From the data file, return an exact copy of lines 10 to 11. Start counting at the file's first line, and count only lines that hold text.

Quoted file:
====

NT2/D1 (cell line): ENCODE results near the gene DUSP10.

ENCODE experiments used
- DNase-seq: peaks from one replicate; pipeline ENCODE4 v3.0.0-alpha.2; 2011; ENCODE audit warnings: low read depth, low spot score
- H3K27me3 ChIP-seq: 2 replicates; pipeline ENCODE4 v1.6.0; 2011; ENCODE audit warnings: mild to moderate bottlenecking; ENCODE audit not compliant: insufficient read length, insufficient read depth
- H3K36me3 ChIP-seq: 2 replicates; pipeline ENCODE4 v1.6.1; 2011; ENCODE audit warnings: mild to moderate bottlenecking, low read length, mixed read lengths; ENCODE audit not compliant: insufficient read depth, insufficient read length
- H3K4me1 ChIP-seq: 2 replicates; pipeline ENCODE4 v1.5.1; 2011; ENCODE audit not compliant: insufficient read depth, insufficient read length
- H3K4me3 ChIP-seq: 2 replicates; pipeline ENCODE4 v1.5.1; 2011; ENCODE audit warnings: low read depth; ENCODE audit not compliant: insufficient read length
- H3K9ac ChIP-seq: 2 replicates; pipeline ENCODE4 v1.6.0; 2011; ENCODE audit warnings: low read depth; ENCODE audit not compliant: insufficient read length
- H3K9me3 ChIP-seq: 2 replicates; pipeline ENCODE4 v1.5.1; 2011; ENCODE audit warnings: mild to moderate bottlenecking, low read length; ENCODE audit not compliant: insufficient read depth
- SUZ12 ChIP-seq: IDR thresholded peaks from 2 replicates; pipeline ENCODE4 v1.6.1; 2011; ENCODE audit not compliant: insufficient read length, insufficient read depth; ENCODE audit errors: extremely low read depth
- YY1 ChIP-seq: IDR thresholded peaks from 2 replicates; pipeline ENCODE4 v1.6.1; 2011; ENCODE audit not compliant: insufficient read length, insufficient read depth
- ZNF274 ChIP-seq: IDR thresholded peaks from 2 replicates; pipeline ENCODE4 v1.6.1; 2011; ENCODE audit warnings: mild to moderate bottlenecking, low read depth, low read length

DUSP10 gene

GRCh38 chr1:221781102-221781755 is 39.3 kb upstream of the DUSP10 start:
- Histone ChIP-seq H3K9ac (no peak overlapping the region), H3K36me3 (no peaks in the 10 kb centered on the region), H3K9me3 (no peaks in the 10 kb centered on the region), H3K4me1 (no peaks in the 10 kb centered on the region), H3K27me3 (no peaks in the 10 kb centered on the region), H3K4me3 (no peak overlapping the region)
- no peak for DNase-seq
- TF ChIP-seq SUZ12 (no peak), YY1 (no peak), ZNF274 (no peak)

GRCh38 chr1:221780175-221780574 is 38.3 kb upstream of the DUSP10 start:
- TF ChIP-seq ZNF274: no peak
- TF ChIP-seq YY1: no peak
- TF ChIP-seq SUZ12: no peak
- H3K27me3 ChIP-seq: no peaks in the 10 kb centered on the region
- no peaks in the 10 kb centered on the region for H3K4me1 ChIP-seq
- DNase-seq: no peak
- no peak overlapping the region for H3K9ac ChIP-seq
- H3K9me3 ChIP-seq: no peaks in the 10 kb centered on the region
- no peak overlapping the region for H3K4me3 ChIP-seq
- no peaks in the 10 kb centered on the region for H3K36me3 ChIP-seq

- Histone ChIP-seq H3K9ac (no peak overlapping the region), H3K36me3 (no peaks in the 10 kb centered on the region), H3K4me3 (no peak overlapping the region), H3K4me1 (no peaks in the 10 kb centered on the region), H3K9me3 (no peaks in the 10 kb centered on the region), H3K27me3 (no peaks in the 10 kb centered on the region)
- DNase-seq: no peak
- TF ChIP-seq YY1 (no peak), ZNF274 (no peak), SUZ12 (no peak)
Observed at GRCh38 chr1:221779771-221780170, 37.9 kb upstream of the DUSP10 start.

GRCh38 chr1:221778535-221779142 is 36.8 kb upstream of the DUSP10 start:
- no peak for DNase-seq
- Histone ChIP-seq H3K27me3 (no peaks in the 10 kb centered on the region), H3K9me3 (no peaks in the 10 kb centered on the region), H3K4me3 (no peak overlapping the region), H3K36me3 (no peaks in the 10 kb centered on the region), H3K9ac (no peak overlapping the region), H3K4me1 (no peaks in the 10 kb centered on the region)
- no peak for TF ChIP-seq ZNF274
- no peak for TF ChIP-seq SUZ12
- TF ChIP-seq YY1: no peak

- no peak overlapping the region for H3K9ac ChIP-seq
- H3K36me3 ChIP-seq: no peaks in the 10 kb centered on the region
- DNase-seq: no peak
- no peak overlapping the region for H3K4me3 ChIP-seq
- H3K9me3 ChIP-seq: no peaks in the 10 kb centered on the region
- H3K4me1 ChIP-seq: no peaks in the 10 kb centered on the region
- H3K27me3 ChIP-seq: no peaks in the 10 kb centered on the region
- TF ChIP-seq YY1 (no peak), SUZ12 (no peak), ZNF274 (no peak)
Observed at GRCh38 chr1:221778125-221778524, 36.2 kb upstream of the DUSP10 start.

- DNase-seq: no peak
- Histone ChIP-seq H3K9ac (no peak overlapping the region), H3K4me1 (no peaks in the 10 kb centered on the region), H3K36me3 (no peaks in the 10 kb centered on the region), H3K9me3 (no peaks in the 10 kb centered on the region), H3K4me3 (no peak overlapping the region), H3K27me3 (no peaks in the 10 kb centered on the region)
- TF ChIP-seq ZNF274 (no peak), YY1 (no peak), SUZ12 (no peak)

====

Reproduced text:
- SUZ12 ChIP-seq: IDR thresholded peaks from 2 replicates; pipeline ENCODE4 v1.6.1; 2011; ENCODE audit not compliant: insufficient read length, insufficient read depth; ENCODE audit errors: extremely low read depth
- YY1 ChIP-seq: IDR thresholded peaks from 2 replicates; pipeline ENCODE4 v1.6.1; 2011; ENCODE audit not compliant: insufficient read length, insufficient read depth